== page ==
Send to

Choose Destination
J Health Commun. 2014;19 Suppl 1:122-41. doi: 10.1080/10810730.2014.918216.

An evidence review of gender-integrated interventions in reproductive and maternal-child health.

Author information

a Centers for Disease Control and Prevention , Atlanta , Georgia , USA.


Evidence-based behavior change interventions addressing gender dynamics must be identified and disseminated to improve child health outcomes. Interventions were identified from systematic searches of the published literature and a web-based search (Google and implementer's websites). Studies were eligible if an intervention addressed gender dynamics (i.e., norms, unequal access to resources), measured relevant behavioral outcomes (e.g., family planning, antenatal care, nutrition), used at least a moderate evaluation design, and were implemented in low- or middle-income countries. Of the 23 interventions identified, 22 addressed reproductive and maternal-child health behaviors (e.g., birth spacing, antenatal care, breastfeeding) that improve child health. Eight interventions were accommodating (i.e., acknowledged, but did not seek to change gender dynamics), and 15 were transformative (i.e., sought to change gender dynamics). The majority of evaluations (n = 12), including interventions that engaged men and women to modify gender norms, had mixed effects. Evidence was most compelling for empowerment approaches (i.e., participatory action for maternal-child health; increase educational and economic resources, and modify norms to reduce child marriage). Two empowerment approaches had sufficient evidence to warrant scaling-up. Research is needed to assess promising approaches, particularly those that engage men and women to modify gender norms around communication and decision making between spouses.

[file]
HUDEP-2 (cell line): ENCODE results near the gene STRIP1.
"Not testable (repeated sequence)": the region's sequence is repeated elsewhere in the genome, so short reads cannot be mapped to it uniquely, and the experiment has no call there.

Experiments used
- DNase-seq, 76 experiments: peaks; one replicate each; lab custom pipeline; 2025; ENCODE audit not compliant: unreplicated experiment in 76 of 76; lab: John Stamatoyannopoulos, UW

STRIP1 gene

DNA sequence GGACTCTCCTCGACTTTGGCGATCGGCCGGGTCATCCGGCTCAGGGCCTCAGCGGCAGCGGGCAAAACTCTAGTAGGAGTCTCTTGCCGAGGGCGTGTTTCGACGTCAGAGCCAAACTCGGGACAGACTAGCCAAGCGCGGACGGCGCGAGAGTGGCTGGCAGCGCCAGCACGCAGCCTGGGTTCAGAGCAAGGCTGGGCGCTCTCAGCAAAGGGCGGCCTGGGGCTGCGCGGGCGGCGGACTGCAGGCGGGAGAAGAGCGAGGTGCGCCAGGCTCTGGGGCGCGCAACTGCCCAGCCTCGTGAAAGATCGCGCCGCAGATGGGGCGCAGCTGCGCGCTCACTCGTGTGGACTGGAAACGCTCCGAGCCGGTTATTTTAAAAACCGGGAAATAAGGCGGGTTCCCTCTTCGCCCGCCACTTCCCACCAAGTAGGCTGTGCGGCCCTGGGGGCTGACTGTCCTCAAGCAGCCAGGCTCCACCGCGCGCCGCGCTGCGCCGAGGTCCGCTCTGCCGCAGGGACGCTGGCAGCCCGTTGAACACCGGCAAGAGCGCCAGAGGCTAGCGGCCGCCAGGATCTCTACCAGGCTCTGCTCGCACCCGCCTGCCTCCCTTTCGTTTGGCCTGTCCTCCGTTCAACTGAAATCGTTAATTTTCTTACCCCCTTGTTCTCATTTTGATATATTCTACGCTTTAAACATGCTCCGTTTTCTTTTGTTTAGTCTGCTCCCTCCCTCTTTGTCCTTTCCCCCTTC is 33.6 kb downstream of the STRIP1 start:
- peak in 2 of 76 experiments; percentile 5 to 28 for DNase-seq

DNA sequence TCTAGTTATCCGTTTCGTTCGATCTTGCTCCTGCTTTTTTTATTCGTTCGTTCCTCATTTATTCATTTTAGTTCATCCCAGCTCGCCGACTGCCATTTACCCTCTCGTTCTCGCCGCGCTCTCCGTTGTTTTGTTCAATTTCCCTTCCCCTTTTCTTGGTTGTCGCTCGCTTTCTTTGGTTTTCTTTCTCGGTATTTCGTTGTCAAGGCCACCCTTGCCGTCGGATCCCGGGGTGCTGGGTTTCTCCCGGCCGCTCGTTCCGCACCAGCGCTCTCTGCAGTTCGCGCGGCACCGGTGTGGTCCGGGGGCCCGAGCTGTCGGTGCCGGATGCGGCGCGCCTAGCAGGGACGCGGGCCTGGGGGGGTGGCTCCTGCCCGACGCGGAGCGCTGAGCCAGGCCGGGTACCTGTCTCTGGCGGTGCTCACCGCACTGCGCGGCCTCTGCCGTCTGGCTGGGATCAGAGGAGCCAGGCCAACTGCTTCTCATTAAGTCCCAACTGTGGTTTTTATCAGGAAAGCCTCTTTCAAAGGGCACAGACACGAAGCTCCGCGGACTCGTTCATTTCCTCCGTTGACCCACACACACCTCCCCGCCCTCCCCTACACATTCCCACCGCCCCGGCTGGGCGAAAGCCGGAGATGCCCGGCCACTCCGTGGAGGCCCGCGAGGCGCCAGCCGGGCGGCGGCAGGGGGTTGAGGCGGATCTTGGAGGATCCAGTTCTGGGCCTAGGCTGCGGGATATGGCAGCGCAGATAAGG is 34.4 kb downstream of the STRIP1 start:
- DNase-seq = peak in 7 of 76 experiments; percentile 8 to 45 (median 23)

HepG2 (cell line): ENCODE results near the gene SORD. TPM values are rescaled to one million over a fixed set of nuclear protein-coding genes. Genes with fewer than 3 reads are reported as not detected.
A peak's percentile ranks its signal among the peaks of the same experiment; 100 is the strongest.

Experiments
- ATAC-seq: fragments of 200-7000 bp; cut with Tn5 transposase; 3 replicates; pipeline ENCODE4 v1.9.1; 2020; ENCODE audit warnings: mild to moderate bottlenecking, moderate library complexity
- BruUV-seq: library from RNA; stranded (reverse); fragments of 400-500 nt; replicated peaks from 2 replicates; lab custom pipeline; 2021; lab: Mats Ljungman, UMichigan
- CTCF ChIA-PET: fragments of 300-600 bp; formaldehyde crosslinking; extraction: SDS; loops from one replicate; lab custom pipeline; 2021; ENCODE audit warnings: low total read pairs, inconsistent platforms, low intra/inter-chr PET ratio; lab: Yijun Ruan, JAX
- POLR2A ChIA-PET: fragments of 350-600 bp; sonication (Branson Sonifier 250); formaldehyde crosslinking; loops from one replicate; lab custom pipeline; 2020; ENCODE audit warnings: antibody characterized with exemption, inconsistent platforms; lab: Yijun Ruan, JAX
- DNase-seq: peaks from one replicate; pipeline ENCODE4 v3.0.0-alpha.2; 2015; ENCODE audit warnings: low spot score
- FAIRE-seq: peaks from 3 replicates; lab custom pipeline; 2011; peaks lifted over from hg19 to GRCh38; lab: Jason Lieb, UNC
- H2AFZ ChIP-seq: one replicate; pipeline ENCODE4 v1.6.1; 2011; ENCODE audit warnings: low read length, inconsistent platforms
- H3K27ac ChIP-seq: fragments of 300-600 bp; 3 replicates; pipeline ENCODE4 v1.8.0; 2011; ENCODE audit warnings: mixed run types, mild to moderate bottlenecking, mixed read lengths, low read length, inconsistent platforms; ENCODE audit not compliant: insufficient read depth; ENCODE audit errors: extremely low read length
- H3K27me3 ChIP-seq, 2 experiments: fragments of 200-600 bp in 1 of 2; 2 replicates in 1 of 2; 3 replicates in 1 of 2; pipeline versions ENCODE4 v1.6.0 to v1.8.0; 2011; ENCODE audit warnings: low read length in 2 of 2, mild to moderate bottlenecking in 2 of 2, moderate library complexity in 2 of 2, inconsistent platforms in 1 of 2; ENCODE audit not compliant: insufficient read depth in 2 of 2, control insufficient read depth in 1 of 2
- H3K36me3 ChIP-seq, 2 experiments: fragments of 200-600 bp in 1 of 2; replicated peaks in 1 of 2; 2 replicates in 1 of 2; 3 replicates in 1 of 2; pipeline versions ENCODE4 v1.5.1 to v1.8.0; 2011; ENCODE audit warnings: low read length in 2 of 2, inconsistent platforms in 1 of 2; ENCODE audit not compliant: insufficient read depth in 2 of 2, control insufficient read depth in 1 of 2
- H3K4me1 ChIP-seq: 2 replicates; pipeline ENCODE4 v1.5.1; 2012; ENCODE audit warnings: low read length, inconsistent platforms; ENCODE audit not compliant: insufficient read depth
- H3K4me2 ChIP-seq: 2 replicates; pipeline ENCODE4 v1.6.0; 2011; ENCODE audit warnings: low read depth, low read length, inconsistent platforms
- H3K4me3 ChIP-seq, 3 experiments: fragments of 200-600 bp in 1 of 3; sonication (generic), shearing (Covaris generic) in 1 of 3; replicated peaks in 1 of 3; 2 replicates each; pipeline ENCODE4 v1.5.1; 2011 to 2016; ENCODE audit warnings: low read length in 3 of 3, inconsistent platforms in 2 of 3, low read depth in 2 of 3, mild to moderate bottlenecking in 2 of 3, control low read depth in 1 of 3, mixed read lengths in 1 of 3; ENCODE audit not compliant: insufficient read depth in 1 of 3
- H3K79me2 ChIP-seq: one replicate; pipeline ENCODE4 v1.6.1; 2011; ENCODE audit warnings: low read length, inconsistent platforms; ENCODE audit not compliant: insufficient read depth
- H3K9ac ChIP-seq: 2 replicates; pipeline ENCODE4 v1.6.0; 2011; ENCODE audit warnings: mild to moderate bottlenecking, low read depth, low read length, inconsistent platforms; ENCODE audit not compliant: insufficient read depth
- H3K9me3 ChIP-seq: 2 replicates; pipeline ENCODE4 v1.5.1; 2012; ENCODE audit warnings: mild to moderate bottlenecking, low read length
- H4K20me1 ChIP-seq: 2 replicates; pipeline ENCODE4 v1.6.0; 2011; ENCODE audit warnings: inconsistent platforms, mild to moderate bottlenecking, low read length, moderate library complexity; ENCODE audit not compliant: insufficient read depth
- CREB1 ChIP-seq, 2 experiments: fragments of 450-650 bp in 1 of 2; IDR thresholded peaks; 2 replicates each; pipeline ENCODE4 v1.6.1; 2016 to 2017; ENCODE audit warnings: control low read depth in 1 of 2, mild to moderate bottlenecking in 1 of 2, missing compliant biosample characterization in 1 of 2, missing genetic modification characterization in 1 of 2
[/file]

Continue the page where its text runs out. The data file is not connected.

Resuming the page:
[Indexed for MEDLINE]
Free PMC Article

Supplemental Content

Full text links

Icon for PubMed Central
Loading ...
Support Center